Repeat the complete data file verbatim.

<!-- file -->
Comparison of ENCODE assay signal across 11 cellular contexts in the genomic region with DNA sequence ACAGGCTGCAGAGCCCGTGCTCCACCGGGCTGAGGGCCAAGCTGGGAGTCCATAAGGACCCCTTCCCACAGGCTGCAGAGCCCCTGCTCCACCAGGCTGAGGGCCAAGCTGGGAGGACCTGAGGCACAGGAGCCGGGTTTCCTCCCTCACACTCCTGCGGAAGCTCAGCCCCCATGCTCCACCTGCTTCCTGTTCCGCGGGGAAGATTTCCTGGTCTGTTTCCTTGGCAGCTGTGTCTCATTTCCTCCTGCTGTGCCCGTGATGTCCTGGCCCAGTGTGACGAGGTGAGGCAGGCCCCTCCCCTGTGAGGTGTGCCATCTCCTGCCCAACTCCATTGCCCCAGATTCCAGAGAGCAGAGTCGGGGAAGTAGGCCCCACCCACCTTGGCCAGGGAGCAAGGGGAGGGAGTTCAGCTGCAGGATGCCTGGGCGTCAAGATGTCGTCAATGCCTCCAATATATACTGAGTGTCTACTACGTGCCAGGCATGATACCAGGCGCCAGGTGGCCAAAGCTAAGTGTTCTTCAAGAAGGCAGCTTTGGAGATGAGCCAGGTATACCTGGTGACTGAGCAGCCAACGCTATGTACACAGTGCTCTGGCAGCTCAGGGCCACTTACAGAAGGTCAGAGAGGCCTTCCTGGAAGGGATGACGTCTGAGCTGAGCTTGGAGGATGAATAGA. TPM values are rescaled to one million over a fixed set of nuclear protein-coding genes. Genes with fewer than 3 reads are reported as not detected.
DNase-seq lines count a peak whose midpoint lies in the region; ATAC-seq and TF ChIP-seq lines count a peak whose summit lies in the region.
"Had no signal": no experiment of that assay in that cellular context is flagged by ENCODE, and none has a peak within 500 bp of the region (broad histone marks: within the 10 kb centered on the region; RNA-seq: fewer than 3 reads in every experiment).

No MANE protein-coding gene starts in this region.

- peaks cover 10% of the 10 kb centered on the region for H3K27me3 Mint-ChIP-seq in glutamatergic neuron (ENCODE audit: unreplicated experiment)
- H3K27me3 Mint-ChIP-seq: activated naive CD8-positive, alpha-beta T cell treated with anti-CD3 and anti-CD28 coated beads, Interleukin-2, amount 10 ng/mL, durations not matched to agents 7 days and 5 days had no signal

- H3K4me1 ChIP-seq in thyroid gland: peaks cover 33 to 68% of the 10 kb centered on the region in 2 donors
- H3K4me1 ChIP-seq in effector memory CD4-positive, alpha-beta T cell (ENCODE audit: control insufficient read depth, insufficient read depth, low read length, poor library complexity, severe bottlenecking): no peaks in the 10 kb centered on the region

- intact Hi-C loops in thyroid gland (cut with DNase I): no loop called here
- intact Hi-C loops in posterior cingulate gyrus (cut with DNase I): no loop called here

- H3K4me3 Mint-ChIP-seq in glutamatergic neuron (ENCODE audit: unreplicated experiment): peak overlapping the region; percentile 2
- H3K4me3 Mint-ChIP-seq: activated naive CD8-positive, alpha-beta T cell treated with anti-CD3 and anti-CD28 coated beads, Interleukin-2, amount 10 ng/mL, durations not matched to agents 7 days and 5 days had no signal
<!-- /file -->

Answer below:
Comparison of ENCODE assay signal across 11 cellular contexts in the genomic region with DNA sequence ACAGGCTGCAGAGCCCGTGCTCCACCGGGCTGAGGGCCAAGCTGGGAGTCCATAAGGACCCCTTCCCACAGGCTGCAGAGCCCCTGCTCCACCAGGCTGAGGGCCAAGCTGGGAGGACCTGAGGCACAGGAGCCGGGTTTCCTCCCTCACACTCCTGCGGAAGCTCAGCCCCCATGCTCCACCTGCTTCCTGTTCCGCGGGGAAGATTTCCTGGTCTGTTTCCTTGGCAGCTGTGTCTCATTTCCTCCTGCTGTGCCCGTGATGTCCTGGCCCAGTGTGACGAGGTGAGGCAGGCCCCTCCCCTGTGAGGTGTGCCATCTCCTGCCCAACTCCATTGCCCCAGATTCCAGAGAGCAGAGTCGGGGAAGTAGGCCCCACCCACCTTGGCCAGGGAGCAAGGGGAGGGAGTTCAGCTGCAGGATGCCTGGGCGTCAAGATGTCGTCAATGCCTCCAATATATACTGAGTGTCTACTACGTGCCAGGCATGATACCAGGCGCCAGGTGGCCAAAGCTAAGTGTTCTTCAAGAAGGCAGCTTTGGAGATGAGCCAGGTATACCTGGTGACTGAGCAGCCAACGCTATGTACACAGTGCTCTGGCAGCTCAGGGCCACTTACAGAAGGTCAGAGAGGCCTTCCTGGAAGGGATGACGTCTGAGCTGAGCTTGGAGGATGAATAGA. TPM values are rescaled to one million over a fixed set of nuclear protein-coding genes. Genes with fewer than 3 reads are reported as not detected.
DNase-seq lines count a peak whose midpoint lies in the region; ATAC-seq and TF ChIP-seq lines count a peak whose summit lies in the region.
"Had no signal": no experiment of that assay in that cellular context is flagged by ENCODE, and none has a peak within 500 bp of the region (broad histone marks: within the 10 kb centered on the region; RNA-seq: fewer than 3 reads in every experiment).

No MANE protein-coding gene starts in this region.

- peaks cover 10% of the 10 kb centered on the region for H3K27me3 Mint-ChIP-seq in glutamatergic neuron (ENCODE audit: unreplicated experiment)
- H3K27me3 Mint-ChIP-seq: activated naive CD8-positive, alpha-beta T cell treated with anti-CD3 and anti-CD28 coated beads, Interleukin-2, amount 10 ng/mL, durations not matched to agents 7 days and 5 days had no signal

- H3K4me1 ChIP-seq in thyroid gland: peaks cover 33 to 68% of the 10 kb centered on the region in 2 donors
- H3K4me1 ChIP-seq in effector memory CD4-positive, alpha-beta T cell (ENCODE audit: control insufficient read depth, insufficient read depth, low read length, poor library complexity, severe bottlenecking): no peaks in the 10 kb centered on the region

- intact Hi-C loops in thyroid gland (cut with DNase I): no loop called here
- intact Hi-C loops in posterior cingulate gyrus (cut with DNase I): no loop called here

- H3K4me3 Mint-ChIP-seq in glutamatergic neuron (ENCODE audit: unreplicated experiment): peak overlapping the region; percentile 2
- H3K4me3 Mint-ChIP-seq: activated naive CD8-positive, alpha-beta T cell treated with anti-CD3 and anti-CD28 coated beads, Interleukin-2, amount 10 ng/mL, durations not matched to agents 7 days and 5 days had no signal